With the current financial crisis and predictions for 2012 looking bleak, you may begin to wonder what the future holds for Cyprus. The state of the world economy is apparent and we too have our own economic issues such as the price of food, electricity & petrol which has soared. Even if you adopt an optimistic outlook, it is fair to say that the state of affairs isn’t good and we know that there is no quick fix. Many complex economic factors come into play so it’s not always possible to change things for the better, certainly in the short term.
Economics aside, what we can begin to do, is look at aspects that we can have some influence over. We can turn our attention towards making positive things happen which will help our country bounce back in the longer term.
Where do we begin? That’s a tough one and as I’m not an economist, I don’t have the answers. But like most people, I have my opinions. We could start by cleaning the place up a bit, for example. Yes, really! There’s one big reason for doing this and that’s tourism.
Tourism is our biggest export. Tourism has suffered in recent years for a number of reasons. Cyprus has become expensive and is therefore not as attractive as it was but there are other factors too which from what I can see relate to the overall holiday experience here. Yes, we have the sun, sea and culture but do these aspects alone give us the edge over competing holiday destinations? Not any more. Attracting tourists is a crucial for boosting our economy so we need to take action.
That’s why I am talking about cleaning up our act; the roads & pavements, the beaches, the parks, countryside and other open areas, shopping areas – you name it. Let’s face it, we don’t have a reputation for being very clean and so many places you come across are badly maintained or scruffy, not to mention all the graffiti everywhere you look. Rubbish seems to be dumped anywhere there’s spare land, cigarette ends litter many pavements and beaches and it’s not uncommon to see people throwing their rubbish out of car windows. We seem to continue turning a blind eye to these goings-on. Isn’t it about time we implemented a zero-tolerance approach on littering, with hefty fines for offenders?
Recycling also needs to play a more important role in the way we deal with our rubbish. Although the authorities here do have a recycling programme, we could do much more, such as installing recycling bins (and lets face it, more refuse bins!) throughout the towns, countryside and beach areas. Obviously cleaning up the environment means more than just cleaning up the streets, but it’s a start. Cleaning up is good for the environment, good for us and good for tourism!
If you need evidence that this is the case, here’s an example. In preparation for hosting the 2012 Olympics, London has installed interactive recycling bins across the capital in a bid to reduce waste. The bins deliver electronic information such as breaking news, transport timetables and advertisements via an LED screen on the side. By the start of the London 2012 Olympics, they will have 200 installed which will extend their reach to over 3 million people.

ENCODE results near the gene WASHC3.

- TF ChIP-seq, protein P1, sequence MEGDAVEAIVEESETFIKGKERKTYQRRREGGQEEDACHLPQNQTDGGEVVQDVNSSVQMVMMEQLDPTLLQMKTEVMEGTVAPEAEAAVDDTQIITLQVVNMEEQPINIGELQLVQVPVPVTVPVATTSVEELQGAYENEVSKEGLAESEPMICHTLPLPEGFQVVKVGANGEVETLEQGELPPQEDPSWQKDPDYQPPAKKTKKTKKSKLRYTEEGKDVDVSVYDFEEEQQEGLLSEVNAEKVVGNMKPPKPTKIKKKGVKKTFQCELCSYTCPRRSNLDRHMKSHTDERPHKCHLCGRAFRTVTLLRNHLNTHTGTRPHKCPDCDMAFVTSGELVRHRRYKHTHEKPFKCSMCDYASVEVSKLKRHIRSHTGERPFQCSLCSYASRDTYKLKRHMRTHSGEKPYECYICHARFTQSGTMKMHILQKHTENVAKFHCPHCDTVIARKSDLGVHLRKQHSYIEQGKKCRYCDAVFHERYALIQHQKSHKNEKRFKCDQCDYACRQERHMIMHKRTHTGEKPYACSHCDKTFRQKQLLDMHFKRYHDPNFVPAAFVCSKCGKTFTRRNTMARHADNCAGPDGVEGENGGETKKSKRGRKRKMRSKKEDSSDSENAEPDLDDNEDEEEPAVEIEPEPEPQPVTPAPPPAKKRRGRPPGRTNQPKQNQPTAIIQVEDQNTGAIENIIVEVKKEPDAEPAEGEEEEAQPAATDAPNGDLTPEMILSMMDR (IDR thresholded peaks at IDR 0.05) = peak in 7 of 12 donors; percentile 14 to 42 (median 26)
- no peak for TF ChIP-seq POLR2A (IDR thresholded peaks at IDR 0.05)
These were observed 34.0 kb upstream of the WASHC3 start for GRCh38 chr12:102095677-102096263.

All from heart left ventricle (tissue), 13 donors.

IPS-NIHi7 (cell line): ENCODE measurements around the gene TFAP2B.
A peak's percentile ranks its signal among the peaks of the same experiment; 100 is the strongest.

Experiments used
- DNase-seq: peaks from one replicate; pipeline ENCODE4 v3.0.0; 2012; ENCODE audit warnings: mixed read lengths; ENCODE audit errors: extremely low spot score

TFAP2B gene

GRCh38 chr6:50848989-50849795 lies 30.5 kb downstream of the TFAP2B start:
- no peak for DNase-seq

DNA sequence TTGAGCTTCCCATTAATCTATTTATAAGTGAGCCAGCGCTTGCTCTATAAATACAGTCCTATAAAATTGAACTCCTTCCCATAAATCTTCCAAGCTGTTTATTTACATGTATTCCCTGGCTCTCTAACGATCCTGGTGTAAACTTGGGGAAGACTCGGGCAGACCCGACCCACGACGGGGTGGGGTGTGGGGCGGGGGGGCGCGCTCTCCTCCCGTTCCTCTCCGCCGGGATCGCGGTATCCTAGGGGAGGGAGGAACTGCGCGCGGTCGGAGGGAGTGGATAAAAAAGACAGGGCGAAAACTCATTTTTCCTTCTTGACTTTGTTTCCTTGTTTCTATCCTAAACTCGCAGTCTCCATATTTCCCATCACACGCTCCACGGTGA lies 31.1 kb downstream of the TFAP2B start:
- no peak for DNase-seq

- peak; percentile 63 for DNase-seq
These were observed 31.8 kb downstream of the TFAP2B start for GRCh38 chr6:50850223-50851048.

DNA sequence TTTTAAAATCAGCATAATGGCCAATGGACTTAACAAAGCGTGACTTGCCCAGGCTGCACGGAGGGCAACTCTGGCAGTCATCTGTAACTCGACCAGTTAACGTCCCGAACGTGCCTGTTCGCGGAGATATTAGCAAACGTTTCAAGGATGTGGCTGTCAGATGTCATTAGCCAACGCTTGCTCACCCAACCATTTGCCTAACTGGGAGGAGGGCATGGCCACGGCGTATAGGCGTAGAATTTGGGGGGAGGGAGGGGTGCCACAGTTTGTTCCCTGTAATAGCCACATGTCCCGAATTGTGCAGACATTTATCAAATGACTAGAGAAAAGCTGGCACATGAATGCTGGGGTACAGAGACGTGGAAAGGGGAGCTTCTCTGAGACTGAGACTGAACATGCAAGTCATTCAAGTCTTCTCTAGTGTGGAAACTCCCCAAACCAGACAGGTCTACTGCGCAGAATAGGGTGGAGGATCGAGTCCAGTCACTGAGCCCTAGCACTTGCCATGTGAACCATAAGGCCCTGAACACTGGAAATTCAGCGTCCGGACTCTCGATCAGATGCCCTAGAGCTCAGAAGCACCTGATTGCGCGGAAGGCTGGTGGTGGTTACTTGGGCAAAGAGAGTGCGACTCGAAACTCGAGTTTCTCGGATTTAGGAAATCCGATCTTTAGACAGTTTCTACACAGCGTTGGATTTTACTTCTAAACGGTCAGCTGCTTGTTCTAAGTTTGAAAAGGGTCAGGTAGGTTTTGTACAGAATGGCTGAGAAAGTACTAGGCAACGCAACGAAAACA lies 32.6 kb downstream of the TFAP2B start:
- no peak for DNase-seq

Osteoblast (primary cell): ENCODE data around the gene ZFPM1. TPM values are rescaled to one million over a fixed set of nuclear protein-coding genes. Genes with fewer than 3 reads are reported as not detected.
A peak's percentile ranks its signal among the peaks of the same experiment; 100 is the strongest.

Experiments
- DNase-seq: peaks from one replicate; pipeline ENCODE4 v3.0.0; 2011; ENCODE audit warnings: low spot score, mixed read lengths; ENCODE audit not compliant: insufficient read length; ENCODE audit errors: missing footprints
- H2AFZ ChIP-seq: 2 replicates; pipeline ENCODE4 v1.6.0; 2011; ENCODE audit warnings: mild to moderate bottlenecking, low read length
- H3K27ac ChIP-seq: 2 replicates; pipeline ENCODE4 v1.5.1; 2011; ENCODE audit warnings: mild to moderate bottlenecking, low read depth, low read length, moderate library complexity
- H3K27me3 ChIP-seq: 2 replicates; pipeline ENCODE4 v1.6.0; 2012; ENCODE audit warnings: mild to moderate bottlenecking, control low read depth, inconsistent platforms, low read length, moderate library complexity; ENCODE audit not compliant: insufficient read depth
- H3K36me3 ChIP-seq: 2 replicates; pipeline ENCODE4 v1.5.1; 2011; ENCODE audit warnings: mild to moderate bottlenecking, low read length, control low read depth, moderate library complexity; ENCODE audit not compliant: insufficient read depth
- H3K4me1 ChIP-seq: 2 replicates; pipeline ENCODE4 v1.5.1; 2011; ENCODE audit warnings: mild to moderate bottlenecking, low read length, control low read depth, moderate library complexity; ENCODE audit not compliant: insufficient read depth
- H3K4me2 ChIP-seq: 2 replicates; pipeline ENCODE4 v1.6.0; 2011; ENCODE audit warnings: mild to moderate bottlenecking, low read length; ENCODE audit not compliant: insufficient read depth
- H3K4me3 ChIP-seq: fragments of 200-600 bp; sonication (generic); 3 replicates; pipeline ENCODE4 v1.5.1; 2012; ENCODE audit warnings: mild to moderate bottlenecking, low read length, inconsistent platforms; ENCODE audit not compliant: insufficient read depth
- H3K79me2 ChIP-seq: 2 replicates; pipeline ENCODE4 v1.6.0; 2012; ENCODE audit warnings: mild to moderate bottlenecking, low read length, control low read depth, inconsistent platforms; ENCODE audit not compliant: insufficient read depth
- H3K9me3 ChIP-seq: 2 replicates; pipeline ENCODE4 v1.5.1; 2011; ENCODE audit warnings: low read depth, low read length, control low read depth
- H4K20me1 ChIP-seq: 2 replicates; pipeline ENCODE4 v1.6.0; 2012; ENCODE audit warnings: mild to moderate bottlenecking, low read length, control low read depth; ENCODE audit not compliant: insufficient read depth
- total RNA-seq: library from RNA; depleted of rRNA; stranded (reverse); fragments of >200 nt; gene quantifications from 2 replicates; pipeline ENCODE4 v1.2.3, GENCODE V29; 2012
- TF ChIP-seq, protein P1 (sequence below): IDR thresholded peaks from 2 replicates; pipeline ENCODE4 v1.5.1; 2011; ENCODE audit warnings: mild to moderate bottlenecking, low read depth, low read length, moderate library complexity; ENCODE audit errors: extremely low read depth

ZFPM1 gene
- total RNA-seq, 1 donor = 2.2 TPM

It’s not all bad though. Things are beginning to happen. There are some good initiatives currently under way like the Limassol Marina and Nicosia’s application for the 2017 European City of Culture. This in particular is great because it promotes our culture around the world...but it would be far better if, in addition to showing off our culture, we could show everyone how clean and green we are too!
Establishing more venues with an emphasis on nature is important too because these are the kind of things people want to see. Several years ago whilst holidaying in Cancun, Mexico, I visited Xcaret eco theme park. Although it was a theme park, it was not one with all the rides as you might imagine. It was superb because it promoted the flora and fauna of Mexico in an educational and fun way for adults and children alike. I bought the best chemical-free sun lotion ever in one of their souvenir shops because you weren’t allowed to swim in their streams with chemical sunscreens. That’s how strict they were but it was their all-round eco-ethics that made the park memorable! Just goes to show; if you are committed, it works!
Visitors want to see the real Cyprus and cleaning up the place will certainly help. It is also worth mentioning that agrotourism is becoming increasingly popular so it makes sense to step up our marketing activities in this area. We already have an agrotourism industry and an organisation dealing with this sector so that’s a bonus. www.agrotourism.com.cy includes listings of hotels and houses which is a good access point for both tourists and residents wanting an eco-break.
While I am by no means imagining that a blanket application of green policies will solve our economic problems, I do believe that adopting greener practices could play a key part in safeguarding the future of the island.
There are lots more ideas that could be put into practice to make for a cleaner and greener Cyprus and I have merely scratched the surface but these are a few steps in the right direction which I believe will definitely have long-term positive repercussions on the country as a whole.